The coach left at 8.45am so there was no late breakfast on Saturday morning. It was great to have a day away immediately after returning from das Boot, and this one was arranged months ago, a charabanc outing to Harwich and Dedham with the local archaeological society.
Celia and I were early, partly because my efficient kidneys meant a loo stop before departure was compulsory. Though only for me; Celia is a camel. We diverted to Waterloo station. Why didn’t we think of buying our copies of The Guardian? Probably because apart from the loo, my thoughts were focused on snacks. This meant that although the day was a good way of escaping Brexit, it also turned into anxiety about finding a newspaper. Over the last ten days my need to know the news has reached maniacal heights. I did pick up a tweet which made me laugh aloud. pic.twitter.com/622b3OUTAT
As we among the last on the coach we didn’t get to sit together, but we both found congenial travel companions who added to the day’s enjoyment. I was, unsurprisingly, eager to use the facilities when we arrived at Harwich where coffee tea and cake awaited us at the second oldest building in the town. It turned to be facility. Singular in more ways than one, in that it was a little hut outside at the back of the building.
The only times I have been to Harwich before have been to take the ferry to Hook of Holland, and I have never seen anything of the town. I knew it was a town that has suffered from the loss of the Royal Navy presence and reduced port activity, so I was expecting a rather down at heel feel. But it felt contented, arty crafty, quirky, and quite comfortable with itself.
Official Venue Shanty Festival
having a look
MasterB likes to go out onto the step at the rear of das Boot and check out any action at the marina. He raises his nose over the parapet, and safety in the rear cabin is just a jump away. Continue reading
This whole media access thing is very strange. I know I have comments on the blog, because I have had notifications via my ‘phone (battery how dead), but I cannot view them or answer them via my iPad because despite positive bars apparently the signal strength is insufficient. It was also insufficient last night when I posted via Blogsy, which is where I am typing now. Does Blogsy have some special deal with the internet? Why is it that nine times out of ten I can post from Blogsy but be unable to view anything else online? Not being technically savvy, these things bemuse and bother me.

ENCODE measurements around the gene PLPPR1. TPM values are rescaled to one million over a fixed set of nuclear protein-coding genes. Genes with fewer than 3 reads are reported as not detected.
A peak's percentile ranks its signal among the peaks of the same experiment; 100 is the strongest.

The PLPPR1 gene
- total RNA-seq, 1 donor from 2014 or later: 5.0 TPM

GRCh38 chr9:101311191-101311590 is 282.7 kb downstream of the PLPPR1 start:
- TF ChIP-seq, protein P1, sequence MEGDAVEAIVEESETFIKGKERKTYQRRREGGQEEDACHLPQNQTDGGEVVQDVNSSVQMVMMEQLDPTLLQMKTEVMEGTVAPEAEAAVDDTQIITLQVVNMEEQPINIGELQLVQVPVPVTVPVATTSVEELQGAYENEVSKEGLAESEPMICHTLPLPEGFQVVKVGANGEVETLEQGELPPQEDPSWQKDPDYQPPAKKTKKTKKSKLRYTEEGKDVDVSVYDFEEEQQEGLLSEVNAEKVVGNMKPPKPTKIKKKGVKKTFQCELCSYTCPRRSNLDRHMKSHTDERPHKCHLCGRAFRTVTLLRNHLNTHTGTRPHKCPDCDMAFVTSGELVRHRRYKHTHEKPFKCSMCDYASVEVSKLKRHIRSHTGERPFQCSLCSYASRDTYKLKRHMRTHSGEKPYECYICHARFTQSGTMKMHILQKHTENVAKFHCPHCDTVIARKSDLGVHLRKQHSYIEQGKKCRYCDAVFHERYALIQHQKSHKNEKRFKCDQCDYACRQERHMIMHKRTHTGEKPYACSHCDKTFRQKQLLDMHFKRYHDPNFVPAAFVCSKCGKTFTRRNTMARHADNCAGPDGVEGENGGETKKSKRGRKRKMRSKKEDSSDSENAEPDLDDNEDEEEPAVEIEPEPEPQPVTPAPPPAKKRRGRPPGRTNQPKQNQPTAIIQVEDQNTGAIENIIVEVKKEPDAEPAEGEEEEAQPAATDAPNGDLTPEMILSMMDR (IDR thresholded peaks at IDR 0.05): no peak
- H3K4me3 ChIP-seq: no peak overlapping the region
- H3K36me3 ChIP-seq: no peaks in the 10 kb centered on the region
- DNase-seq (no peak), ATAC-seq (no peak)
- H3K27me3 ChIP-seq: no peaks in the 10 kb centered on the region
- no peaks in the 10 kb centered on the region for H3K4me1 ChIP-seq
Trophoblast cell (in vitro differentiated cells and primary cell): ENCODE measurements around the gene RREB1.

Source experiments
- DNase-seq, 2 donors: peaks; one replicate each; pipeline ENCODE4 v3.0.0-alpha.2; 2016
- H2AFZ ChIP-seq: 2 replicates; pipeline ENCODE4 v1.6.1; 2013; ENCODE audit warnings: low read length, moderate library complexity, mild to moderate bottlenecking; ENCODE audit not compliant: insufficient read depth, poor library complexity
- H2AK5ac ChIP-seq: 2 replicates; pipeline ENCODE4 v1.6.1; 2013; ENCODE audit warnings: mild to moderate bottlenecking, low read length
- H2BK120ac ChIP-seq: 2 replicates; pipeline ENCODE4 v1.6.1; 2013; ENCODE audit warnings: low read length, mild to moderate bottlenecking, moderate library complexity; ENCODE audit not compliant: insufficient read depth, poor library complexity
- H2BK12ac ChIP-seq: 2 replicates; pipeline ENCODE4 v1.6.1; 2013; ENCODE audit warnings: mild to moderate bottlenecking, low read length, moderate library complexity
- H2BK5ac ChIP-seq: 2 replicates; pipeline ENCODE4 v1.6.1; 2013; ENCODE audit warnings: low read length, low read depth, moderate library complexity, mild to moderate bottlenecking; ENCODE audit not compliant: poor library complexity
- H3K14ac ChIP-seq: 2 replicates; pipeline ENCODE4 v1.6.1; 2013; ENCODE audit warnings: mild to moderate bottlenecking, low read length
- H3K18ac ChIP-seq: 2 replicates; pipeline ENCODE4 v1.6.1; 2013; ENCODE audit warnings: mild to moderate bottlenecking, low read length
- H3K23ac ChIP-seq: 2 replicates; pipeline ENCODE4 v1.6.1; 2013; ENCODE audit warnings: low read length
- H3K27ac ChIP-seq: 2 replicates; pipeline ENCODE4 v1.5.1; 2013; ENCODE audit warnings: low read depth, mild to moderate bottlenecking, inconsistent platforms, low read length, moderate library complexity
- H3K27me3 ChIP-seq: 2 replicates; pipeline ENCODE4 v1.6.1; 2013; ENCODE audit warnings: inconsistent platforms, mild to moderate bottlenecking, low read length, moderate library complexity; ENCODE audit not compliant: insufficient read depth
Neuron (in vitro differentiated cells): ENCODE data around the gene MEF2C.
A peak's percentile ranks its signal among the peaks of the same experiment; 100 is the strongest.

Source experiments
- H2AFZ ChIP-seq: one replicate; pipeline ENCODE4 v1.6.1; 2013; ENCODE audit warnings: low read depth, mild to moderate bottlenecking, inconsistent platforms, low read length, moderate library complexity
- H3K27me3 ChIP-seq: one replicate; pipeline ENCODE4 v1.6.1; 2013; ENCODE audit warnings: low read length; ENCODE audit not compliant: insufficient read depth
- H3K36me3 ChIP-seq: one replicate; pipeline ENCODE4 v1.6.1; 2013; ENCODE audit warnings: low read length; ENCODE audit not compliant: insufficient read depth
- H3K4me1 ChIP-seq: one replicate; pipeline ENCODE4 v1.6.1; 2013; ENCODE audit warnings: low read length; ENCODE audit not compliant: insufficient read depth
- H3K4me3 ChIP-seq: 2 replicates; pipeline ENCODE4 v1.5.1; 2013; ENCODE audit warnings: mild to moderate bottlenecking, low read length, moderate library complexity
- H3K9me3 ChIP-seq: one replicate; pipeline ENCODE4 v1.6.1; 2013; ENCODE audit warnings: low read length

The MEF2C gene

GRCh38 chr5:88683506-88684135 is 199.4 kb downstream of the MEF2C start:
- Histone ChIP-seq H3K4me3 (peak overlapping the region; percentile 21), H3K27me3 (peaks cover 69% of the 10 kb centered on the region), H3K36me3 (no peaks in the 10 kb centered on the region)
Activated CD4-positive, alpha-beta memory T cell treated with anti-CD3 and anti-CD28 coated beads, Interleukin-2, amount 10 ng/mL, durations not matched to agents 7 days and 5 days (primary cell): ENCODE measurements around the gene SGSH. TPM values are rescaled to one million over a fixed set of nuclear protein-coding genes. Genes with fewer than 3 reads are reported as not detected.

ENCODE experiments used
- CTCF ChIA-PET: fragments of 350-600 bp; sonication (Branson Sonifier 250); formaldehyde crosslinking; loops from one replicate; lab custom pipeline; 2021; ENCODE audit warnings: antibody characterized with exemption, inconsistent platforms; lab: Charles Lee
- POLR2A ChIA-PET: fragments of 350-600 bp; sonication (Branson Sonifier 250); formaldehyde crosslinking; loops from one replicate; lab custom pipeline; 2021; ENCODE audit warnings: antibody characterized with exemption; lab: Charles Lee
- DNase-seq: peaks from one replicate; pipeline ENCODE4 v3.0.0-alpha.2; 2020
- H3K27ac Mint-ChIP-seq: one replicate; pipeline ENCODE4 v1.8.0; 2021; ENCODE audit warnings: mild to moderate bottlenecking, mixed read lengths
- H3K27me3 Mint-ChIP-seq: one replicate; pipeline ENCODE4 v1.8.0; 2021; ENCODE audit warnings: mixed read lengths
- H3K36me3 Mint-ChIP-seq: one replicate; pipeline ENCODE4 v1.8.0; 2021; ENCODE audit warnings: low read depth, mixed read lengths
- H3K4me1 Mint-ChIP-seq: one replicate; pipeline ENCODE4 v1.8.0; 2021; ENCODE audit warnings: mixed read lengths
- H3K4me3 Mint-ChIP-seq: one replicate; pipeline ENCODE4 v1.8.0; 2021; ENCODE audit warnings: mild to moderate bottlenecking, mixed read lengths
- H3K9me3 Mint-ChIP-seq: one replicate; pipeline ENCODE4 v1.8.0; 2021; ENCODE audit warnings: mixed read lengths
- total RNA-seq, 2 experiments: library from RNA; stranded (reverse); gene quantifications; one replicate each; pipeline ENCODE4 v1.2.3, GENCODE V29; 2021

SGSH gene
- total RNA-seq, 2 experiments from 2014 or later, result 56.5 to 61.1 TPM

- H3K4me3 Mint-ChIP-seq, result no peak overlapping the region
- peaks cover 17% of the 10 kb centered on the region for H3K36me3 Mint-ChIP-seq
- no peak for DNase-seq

Older Nephew came to das Boot today shortly after a text from Celia had alerted me to the fact that the Brexit narrative had again deviated from the expected path. This time it was the announcement that BoJo is not going to stand as a candidate to lead the Tories. Unable to face up to the crisis he has created, was Older Nephew’s opinion. I agree. Continue reading
The rain is streaming down the windows. We got afloat in a window of pale blue skies and light winds. MasterB walked to das Boot on his harness, having a good sniff around, and deciding that as the cows were in the field he preferred to got on board earlier feather than later. Which was a bit if a shame I thought, as no one was around, no sign of any feral cats, the rain we had been driving through had stopped, and it was a lovely evening. Maybe tomorrow. But despite the fact that I forgot to bring an adequate supply of his favourite biscuits, he has been and is being a little star.
To those of you who have heard and believed that cats are aloof, standoffish, users, it may stretch your belief when I say he's a great little companion. But he is. I sometimes (make that always) feel guilty about bringing him to das Boot where he has a mch more restricted life, but his being here makes it so very much better. Right now he's alternately dozing and listening to the sounds of the birds beyond the boat. I have the curtains open, and when a bird flies past his attention is caught. Continue reading